The problem is that command-plus and command-minus are used for zoom in and out. (Very useful in the image viewer.) Be off by one key when zooming in, and your file is suddenly moved to the trash, and its window (if it has one) closes. In a file viewer program. WITH NO UNDO AVAILABLE. WTF. Now you get to fish it out and put it back where it belongs. At least it also insists on playing a (non-configurable!) sound when it does that, so you can have some idea that something has happened.

Submission + - The Graffiti Grammarians Correcting Street Art in Ecuador->

keithlynpitts writes: Graffiti artists in Quito, Ecuador better bone up on their spelling and grammar, lestÂa group of vigilante street-art editors take a can of red spray paint to their tags. Since November 2014, AcciÃn OrtogrÃfica Quito has been patrolling the streets for graffiti in need of a little copy editing.

Their name references AcciÃn Poetica, a movement that began in Monterrey, Mexico in 1966 and whose members have beenÂgraffitingÂlove poems and quotes about friendship and optimism across Latin America for decades. The intentions of AcciÃn Poetica are noble, but their grammar isn't always up to snuffâ"which is why AcciÃn OrtogrÃfica frequently targets their graffiti for correction.

The group is comprised of three men in their 30s, one of whom is primarily responsible for running their active social media accounts while the other two correct grammar mistakes out on the streets. Although they describe what they do as tryingÂ"to take a vandalistic act and put some order in whatâ(TM)s anarchic by nature," that doesn't mean they're legally in the clear. To avoid run-ins with the police, AcciÃn OrtogrÃfica works at night. First, they drive around scouting error-riddled graffiti, then the two active members grab a beer while they discuss edits. Afterwards, they return to carry out the corrections.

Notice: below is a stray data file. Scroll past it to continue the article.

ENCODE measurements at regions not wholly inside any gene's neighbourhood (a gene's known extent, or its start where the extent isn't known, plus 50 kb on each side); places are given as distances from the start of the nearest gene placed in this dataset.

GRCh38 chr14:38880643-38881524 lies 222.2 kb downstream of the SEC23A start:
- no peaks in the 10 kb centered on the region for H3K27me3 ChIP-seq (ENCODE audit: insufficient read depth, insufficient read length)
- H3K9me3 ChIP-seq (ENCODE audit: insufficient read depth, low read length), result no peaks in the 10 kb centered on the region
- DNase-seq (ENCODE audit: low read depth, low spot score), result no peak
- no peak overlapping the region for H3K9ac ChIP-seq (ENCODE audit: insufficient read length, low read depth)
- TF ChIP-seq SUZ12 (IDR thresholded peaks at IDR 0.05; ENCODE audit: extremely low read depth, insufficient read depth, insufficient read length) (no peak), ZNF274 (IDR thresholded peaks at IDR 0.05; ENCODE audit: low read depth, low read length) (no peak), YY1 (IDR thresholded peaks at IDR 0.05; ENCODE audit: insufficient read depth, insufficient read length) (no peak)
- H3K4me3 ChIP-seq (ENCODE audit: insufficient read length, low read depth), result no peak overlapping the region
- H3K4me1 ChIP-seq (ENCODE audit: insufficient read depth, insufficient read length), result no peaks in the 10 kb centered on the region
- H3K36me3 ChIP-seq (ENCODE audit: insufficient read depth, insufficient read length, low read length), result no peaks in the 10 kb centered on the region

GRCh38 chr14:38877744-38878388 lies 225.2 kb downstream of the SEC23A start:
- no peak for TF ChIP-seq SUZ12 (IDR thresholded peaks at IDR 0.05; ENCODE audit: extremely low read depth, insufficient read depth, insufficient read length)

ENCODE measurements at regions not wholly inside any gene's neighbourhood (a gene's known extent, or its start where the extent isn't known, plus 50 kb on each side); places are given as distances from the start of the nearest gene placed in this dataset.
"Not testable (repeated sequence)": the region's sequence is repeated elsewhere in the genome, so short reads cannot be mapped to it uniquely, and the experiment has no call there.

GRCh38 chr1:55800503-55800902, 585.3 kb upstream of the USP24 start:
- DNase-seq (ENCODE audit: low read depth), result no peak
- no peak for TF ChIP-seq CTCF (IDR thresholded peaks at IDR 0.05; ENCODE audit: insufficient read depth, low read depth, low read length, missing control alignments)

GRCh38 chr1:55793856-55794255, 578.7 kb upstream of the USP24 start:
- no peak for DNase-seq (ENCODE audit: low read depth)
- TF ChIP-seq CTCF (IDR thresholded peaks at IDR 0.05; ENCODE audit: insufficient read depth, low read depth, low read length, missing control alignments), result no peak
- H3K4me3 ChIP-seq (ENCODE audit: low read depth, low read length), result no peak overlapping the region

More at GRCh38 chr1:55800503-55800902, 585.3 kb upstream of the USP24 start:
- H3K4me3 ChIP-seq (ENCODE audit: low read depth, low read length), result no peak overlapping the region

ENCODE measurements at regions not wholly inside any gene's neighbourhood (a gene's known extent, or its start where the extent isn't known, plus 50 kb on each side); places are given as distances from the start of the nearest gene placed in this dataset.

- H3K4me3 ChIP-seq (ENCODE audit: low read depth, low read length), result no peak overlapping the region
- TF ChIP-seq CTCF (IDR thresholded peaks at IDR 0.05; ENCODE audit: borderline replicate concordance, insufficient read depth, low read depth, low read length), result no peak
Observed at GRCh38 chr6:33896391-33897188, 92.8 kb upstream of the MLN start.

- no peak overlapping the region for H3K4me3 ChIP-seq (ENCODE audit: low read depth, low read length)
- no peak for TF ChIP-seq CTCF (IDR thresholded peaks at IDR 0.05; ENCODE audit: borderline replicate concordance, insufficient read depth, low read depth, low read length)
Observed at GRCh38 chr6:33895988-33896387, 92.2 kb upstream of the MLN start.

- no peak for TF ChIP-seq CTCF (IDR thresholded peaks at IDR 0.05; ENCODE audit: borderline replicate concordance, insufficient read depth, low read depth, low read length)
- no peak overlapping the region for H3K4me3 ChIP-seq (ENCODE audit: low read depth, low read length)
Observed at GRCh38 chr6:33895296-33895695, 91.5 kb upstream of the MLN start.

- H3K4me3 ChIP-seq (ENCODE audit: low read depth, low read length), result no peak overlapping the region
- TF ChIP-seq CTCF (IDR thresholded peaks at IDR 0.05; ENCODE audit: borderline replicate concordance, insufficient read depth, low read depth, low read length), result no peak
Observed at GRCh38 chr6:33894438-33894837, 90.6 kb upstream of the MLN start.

In an anonymous conversation with COLORS Magazine, they defended their efforts, saying, "itâ(TM)s a public service and a moral obligation. Weâ(TM)re against spelling vandalism and we wonâ(TM)t break nor give up until we see a society free of spelling mistakes."

Si en tus besos encontrara la escencia de vida, serÃa no besarte el peor pecado que cometerÃa.#HéroesAnÃnimos

Posted by AcciÃn OrtogrÃfica onÂTuesday, February 10, 2015

Their edits range from simple first letter capitalization to a full-sentence overhaul. Their first job contained 13 errors in just two lines of text.

"Thereâ(TM)s a big difference in saying: âNo quiero verteâ(TM) (I donâ(TM)t want to see you) and âNo, quiero verteâ(TM) (No, I want to see you)," one of the members said. "Many times, someone does not realize how a comma or an oversight can completely change the meaning of a sentence. It can change your life."

Recently, they've taken their copy editors' eye to Twitter, where they've corrected spelling and grammar mistakes in tweets by Ecuadorâ(TM)s president Rafael Correaâ"although they stipulate that their concern is strictly linguistic, not political.

Hoy, con @PrensaQuito, corregimos una de tres publicaciones.
#aQUITOdos también nos equivocamos.

â" AcciÃn OrtogrÃfica Q (@AccionOQ) February 11, 2015

Their plans for the future involve spreading beyond Quito and launching a hotline where passersby can leave tips about graffiti in need of a little editing.

"We recently received a complaint about a nice graffiti that talks about how unbelievable a momâ(TM)s love is. We think itâ(TM)s important that the message get through."

[h/t COLORS Magazine]

Link to Original Source

Fear is the greatest salesman. -- Robert Klein